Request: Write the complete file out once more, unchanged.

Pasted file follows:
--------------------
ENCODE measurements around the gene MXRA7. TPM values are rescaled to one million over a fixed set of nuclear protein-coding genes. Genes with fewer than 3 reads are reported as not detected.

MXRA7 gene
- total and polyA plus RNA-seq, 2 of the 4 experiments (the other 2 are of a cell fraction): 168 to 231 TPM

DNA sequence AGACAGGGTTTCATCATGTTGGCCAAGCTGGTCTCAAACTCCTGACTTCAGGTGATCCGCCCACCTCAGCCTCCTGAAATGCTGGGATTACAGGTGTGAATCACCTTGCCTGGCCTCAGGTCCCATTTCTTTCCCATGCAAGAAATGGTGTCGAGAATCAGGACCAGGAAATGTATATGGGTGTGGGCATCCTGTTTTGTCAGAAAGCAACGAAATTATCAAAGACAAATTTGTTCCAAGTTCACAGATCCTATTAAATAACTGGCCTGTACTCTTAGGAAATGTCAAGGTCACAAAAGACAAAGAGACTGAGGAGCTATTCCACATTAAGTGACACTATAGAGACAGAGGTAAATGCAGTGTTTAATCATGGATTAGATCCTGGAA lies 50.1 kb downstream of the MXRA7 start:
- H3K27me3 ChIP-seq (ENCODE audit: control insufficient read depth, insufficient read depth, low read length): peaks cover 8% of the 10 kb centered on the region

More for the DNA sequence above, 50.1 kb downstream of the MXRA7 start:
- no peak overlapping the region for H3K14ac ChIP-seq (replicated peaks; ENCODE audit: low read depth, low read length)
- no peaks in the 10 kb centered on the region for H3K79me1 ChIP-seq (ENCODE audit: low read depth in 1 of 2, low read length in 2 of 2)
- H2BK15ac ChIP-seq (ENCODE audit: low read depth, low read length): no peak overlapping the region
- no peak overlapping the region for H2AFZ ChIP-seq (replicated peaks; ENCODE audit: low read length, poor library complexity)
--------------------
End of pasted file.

ENCODE measurements around the gene MXRA7. TPM values are rescaled to one million over a fixed set of nuclear protein-coding genes. Genes with fewer than 3 reads are reported as not detected.

MXRA7 gene
- total and polyA plus RNA-seq, 2 of the 4 experiments (the other 2 are of a cell fraction): 168 to 231 TPM

DNA sequence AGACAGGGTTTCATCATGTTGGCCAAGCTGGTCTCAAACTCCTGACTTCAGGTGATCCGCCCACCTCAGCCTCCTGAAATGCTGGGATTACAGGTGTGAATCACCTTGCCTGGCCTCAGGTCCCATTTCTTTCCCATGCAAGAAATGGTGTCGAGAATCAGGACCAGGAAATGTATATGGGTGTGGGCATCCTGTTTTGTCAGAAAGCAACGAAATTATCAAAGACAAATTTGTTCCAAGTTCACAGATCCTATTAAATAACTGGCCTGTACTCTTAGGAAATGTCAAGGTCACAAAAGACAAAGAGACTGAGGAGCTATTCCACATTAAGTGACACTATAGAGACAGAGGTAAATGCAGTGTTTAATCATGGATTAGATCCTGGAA lies 50.1 kb downstream of the MXRA7 start:
- H3K27me3 ChIP-seq (ENCODE audit: control insufficient read depth, insufficient read depth, low read length): peaks cover 8% of the 10 kb centered on the region

More for the DNA sequence above, 50.1 kb downstream of the MXRA7 start:
- no peak overlapping the region for H3K14ac ChIP-seq (replicated peaks; ENCODE audit: low read depth, low read length)
- no peaks in the 10 kb centered on the region for H3K79me1 ChIP-seq (ENCODE audit: low read depth in 1 of 2, low read length in 2 of 2)
- H2BK15ac ChIP-seq (ENCODE audit: low read depth, low read length): no peak overlapping the region
- no peak overlapping the region for H2AFZ ChIP-seq (replicated peaks; ENCODE audit: low read length, poor library complexity)